1. ADreamer
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    ADreamer Banned Sock-Puppet

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    Getting "attracted" to characters?

    Discussion in 'Character Development' started by ADreamer, Oct 19, 2015.

    Okay this is awkward enough. Nevermind the title - it was the only thing that came to mind.

    Anyways last weekend - being a long weekend - I scribbled out some chapters to a fiction that has been in the back of my mind for a while. Instead of me editing them - as I almost always end up over thinking my fiction on edits, blame my non-fiction background - I tossed them to my sister who just finished this summer her university with a major in Dramatic Arts [acting] and a minor in English Lit/Creative Writing.

    When we met up for coffees this morning her first words are do you realize you just wrote [let's call him K] K into this? Now in real life K is older than me and also a long term family friend, and I'll admit I've had a crush on him for years - aside from his cheeky / fun-loving nature the man, does, after all have a killer voice when he speaks his mother tongue [he's European] even if his English sounds odd to those that know him.

    But right now I am starring at a story with a savvy Casanova - that I am enjoying the character of, like with Tobias [who is based off a friend] I find making my MCs off of my friends easier cause then I know what sort of personality I am using rather than clumping things together - and thinking dang it. See I've always been taught not to get too attached to the MC because then you're going to turn them into Mary Sues. They are "perfect" with no way of making problems and no faults.


    So has anyone had this "problem" and any tips. Cause given a choice I'd rather not toss Casanova K - he works well with the story - but I am afraid of making him too Mary Sue(ish). Or that my thoughts to the real K will turn the female MC - just touched upon right now - into some simmering school-girl goofball.
     
  2. Masterspeler
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    Masterspeler Active Member

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    Hello ADreamer,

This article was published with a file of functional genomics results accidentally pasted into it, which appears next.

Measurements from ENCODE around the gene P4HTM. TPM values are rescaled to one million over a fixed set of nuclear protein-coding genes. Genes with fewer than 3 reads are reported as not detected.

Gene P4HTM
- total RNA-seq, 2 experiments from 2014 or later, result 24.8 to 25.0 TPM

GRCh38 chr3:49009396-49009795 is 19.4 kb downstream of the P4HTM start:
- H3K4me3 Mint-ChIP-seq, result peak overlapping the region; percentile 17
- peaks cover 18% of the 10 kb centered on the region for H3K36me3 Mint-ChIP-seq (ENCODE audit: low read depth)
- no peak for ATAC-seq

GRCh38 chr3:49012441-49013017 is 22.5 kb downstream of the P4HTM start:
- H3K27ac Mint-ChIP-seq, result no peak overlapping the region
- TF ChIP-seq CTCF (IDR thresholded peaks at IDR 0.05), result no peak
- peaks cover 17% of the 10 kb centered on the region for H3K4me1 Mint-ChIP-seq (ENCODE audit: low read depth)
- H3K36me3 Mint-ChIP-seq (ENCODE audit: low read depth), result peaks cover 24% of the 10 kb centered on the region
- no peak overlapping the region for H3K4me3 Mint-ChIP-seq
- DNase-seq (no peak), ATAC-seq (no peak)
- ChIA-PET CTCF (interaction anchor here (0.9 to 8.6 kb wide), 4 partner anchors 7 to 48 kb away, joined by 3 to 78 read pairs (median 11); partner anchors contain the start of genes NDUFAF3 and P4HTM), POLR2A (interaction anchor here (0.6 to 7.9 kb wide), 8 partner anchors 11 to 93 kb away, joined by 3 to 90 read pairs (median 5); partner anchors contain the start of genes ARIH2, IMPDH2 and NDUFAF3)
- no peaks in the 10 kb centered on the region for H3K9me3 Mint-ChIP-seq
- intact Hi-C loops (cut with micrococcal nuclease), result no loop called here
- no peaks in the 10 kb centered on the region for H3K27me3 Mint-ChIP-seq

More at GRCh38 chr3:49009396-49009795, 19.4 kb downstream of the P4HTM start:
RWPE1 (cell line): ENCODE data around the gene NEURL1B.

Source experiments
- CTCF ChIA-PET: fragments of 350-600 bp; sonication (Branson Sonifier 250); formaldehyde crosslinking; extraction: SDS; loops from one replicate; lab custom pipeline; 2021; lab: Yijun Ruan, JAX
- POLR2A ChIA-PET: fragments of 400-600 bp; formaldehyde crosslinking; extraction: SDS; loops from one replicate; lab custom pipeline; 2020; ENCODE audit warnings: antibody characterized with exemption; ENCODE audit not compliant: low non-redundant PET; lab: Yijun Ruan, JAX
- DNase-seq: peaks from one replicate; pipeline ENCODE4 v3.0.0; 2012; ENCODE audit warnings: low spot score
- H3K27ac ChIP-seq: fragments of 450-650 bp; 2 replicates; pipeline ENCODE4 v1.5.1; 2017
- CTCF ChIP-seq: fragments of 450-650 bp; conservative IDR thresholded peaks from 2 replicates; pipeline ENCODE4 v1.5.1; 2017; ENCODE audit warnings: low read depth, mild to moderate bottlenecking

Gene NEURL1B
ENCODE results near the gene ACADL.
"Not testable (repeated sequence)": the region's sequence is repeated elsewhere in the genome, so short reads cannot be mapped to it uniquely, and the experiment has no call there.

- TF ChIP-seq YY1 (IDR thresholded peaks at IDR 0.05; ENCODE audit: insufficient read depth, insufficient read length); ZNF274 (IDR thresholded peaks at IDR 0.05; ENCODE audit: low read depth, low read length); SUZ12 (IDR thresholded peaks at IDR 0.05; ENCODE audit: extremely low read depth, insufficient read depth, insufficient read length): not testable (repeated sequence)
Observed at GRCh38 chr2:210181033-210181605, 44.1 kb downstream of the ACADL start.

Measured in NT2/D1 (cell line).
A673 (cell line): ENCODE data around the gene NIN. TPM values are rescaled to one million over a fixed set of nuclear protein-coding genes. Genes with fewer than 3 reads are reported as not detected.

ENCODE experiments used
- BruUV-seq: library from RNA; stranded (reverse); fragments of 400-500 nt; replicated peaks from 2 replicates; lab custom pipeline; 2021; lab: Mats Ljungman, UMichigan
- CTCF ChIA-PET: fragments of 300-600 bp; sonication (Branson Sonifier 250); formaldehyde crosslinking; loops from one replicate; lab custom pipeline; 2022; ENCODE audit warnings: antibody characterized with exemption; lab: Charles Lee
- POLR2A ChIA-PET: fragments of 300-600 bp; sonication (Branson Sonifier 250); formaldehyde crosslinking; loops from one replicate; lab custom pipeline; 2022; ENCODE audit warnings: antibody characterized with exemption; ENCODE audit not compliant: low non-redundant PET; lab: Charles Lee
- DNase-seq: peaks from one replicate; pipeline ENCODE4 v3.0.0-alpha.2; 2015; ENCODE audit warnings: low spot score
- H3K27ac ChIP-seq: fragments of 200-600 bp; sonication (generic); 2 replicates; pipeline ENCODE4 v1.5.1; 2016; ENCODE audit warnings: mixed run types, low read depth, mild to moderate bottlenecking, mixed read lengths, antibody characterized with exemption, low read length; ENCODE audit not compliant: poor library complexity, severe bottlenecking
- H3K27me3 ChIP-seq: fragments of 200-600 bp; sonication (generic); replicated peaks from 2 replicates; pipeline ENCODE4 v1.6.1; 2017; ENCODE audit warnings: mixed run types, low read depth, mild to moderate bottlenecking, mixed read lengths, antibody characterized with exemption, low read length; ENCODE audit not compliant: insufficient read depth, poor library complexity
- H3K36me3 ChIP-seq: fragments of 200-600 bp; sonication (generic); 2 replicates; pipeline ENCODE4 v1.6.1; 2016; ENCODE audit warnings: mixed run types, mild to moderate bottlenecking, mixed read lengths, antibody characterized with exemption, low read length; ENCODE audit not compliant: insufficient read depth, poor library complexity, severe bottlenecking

I have to say, I've done this many times, in many forms. I draw a woman, and she's that one. I write and somewhere along the lines, she pops in. I even designed cars named after her and starships christened with her name. Unresolved issues? probably. Weird, not at all.

    I'm new here and not much of a writer, but we do draw on our experiences and emotions to write, and what better what to make a character believable and three dimensional than using aspects of a real live person. I have done this in my work, (granted, that means nada, squat). In fact, I have done more, or weirder, where I've fallen in love with a character that doesn't exist, that I never met.

    Ok, maybe that was too much. I should retreat now before I say something really embarrassing

    AB
     
  3. Chinspinner
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    Chinspinner Contributing Member Contributor

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    My MC is largely based on me and I do find him quite ravishing with exquisite dress sense.
     
  4. Masterspeler
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    Masterspeler Active Member

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    My MC tends to ravish all the woman-folk...ok fine, just one of them, and the other is in his mind! But I stand by what I said! The girl in my book, she is the epitome of perfection, for me...

    What does it say about me, the writer, that finds perfection but still can't have it, because she's pixels in a font or ink on a page? Damn you Descartes! Why cant it be I'm typed, therefor I am.
     
  5. Aerisfullofwhimsy
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    Aerisfullofwhimsy Member

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    I based a character off two people I am very fond of. I would say I have romantic feelings for them but not in the sense most people would find so. However, for whatever reasons, I tend to focus on their negative traits and experiences, instead of the things about them that are attractive. If I do not include the bad and ugly, then I would eventually end up going easy on the MC and become guilty of Mary Sue-ism as well. Including the not so nice parts into my MC makes them more human, and that is what I really love about the two who inspired me to begin with.
     
  6. Inks
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    Inks Contributing Member

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    Never had the issue of "Mary Sues" - though many of my characters are powerful in certain ways they are not be-all-end-all anything. Though I think I have a total love affair going on with an entire race or two in my setting - both sexes are by far so interesting and different that I am culture shock. I would be afraid to write people around me into the text - or even allude to their natures.